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September 20, 2007

How Much Money Does Hillary Take?

Okay, I've long repeated the New York Times' finding that Hillary Clinton was Congress's second-largest recipient of health industry money. According to Media Matters, that report was bullshit:

the number includes donations from individual health care professionals, such as nurses and doctors, and neither Thrush nor the Times noted that if only health care political action committee (PAC) donations were considered -- that is, donations from the actual health care "industry" -- Clinton drops off the list of top 25 congressional recipients of health care industry money entirely.[...]

According to an updated Center for Responsive Politics (CRP) analysis of Clinton's campaign contributions -- which includes the contributions Clinton received for the entire 2006 cycle -- if contributions from individuals who are employed in the health care sector are excluded, Clinton would not even make the list of the top 25 congressional recipients of contributions from the health care industry for the 2006 election cycle. It is only when contributions from individuals are included that Clinton jumps to second place. This information and these rankings are updated on a quarterly basis by the CRP.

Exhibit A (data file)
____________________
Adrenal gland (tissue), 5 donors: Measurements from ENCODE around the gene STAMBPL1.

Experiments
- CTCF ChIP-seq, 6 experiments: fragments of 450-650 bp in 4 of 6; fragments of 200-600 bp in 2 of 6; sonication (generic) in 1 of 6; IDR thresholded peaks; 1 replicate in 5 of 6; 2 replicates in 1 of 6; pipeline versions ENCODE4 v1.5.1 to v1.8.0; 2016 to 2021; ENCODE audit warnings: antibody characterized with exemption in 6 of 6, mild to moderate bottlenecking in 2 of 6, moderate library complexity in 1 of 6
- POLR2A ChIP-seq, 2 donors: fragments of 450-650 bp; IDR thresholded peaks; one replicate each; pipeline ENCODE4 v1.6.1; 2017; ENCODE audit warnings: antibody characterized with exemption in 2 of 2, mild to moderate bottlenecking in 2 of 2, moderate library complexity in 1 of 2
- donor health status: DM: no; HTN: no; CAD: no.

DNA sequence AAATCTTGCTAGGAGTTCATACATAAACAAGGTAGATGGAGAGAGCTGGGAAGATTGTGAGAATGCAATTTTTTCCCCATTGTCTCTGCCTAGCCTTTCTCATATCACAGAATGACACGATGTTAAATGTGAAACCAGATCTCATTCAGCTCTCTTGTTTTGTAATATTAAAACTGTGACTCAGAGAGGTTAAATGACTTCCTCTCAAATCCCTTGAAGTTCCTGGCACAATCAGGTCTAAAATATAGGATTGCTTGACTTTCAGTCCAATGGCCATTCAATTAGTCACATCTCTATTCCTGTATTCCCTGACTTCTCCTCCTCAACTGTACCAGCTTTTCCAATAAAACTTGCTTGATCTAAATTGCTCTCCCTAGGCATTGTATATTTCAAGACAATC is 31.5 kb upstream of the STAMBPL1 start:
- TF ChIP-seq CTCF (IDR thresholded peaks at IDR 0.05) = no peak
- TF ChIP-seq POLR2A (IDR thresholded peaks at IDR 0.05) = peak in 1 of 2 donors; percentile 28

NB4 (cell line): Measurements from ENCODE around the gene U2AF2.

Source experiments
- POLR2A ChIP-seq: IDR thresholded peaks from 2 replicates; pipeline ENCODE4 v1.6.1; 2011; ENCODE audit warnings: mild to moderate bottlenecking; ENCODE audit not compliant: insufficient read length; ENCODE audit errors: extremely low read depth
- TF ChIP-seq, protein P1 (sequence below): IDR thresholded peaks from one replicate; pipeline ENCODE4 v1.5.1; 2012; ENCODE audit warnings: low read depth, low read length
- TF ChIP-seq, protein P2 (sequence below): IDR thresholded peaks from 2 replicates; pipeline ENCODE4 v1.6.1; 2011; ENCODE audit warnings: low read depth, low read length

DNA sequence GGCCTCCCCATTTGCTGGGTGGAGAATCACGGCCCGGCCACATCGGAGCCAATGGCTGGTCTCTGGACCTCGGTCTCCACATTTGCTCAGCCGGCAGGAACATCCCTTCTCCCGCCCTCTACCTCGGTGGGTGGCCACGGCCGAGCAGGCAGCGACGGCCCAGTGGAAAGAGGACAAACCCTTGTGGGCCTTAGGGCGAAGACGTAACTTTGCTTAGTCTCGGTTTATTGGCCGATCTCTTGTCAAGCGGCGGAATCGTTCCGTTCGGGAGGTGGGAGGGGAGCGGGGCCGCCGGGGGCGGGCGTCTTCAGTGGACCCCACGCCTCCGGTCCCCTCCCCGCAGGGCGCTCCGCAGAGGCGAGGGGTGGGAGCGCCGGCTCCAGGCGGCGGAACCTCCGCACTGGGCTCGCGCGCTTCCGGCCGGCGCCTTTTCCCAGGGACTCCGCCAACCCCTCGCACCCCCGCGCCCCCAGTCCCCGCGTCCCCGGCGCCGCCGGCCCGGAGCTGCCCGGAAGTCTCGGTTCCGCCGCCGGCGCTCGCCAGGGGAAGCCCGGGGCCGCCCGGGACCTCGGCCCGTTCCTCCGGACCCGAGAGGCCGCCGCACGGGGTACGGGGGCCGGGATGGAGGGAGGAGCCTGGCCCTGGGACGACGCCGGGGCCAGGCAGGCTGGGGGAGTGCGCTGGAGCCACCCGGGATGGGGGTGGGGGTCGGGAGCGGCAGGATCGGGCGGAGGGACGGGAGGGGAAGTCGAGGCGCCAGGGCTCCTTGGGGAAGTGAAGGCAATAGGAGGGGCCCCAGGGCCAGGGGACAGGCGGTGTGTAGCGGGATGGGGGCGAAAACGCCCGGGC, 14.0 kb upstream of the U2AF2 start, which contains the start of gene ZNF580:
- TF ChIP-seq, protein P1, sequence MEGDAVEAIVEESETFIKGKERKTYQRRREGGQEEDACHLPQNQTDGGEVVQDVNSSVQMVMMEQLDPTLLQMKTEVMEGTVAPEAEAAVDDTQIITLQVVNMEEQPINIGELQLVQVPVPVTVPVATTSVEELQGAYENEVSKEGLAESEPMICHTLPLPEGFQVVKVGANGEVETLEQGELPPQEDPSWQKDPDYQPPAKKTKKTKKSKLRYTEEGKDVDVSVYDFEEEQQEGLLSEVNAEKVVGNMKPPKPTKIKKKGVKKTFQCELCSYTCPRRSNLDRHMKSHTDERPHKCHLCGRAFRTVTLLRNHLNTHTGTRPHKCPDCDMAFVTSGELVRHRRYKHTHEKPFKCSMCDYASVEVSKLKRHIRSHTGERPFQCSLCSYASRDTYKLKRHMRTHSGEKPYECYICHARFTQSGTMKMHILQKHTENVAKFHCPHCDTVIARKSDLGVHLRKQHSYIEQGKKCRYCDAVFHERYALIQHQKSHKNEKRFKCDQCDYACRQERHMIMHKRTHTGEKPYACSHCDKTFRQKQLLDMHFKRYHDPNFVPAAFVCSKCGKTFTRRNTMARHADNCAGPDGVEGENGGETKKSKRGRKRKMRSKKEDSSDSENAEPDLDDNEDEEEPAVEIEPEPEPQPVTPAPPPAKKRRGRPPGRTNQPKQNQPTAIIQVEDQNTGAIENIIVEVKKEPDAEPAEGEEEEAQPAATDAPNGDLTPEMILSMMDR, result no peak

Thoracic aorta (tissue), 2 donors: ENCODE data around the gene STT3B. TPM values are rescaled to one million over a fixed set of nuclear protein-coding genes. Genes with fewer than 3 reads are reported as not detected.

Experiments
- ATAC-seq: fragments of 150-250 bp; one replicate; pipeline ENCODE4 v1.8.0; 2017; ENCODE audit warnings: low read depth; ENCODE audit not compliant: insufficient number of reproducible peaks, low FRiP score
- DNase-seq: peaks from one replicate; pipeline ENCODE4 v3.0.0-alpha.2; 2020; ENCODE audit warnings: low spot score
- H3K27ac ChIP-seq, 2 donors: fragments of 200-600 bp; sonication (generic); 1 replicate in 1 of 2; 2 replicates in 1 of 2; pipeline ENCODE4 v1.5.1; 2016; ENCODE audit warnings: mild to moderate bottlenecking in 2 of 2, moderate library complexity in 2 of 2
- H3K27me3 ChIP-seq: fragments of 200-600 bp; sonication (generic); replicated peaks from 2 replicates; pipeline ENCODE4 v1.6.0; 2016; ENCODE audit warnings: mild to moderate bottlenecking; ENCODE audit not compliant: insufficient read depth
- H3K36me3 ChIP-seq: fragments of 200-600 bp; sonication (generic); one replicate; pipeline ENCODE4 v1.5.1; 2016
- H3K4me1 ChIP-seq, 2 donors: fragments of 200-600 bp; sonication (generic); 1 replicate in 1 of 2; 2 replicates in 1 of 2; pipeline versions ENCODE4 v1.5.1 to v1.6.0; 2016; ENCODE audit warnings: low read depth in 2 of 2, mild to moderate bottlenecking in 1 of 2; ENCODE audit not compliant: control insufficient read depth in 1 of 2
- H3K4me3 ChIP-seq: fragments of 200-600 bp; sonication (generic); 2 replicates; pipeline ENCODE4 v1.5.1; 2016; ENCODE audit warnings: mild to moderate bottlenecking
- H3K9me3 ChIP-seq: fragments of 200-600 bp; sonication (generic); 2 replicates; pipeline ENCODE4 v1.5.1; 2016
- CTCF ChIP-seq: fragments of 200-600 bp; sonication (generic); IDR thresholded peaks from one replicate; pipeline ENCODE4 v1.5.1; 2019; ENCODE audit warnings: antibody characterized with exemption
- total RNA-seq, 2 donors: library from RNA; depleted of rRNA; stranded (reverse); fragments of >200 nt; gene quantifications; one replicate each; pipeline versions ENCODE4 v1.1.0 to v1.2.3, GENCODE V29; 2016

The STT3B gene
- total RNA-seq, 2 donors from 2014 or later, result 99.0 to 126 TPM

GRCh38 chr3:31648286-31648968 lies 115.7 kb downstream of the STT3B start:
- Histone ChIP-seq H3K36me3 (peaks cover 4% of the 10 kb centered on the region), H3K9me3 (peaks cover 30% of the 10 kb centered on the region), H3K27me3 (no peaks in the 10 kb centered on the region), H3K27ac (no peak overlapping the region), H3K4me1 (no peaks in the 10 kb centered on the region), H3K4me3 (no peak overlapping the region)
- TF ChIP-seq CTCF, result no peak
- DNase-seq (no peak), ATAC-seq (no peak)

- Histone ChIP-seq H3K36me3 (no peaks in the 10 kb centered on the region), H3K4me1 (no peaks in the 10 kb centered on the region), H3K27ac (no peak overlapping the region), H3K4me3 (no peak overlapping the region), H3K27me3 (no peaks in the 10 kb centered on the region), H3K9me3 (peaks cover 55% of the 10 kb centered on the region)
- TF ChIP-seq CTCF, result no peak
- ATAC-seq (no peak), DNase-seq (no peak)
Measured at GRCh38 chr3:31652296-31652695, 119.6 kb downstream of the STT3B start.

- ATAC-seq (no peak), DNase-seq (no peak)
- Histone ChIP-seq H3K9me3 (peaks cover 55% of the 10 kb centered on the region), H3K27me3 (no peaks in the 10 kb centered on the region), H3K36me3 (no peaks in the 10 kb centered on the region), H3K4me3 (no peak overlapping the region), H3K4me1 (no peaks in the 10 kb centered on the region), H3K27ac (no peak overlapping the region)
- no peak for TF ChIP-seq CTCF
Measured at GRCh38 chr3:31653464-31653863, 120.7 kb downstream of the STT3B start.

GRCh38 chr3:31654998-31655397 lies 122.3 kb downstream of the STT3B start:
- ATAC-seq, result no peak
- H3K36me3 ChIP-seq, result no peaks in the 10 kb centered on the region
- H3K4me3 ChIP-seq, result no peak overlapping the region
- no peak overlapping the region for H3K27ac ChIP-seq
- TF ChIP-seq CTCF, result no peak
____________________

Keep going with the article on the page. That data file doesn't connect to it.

So it appears that that funding was an artifact of Clinton simply raising a lot more money than anyone else, and a certain number of rich people who donate to her are...doctors. The folks you'd worry about largely operate through PACs. Good to know.

September 20, 2007 | Permalink


The folks you'd worry about largely operate through PACs.

Not really. A lot of things that would reduce costs (letting nurses and nurse practitioners do more, making Board certification transfer between states) are opposed by doctors--and without significant cost reduction, any system is going to struggle.

Posted by: SamChevre | Sep 20, 2007 3:55:42 PM

Well, according to OpenSecrets.org, Hillary Clinton was the #1 recipient of donations from pharmaceutical and insurance industry lobbyists in the Senate in 2006...


I'm sure Media Matters can come up with statistics that paint Hillary in a less damaging light, but that shouldn't change the fact that more damaging statistics are out there.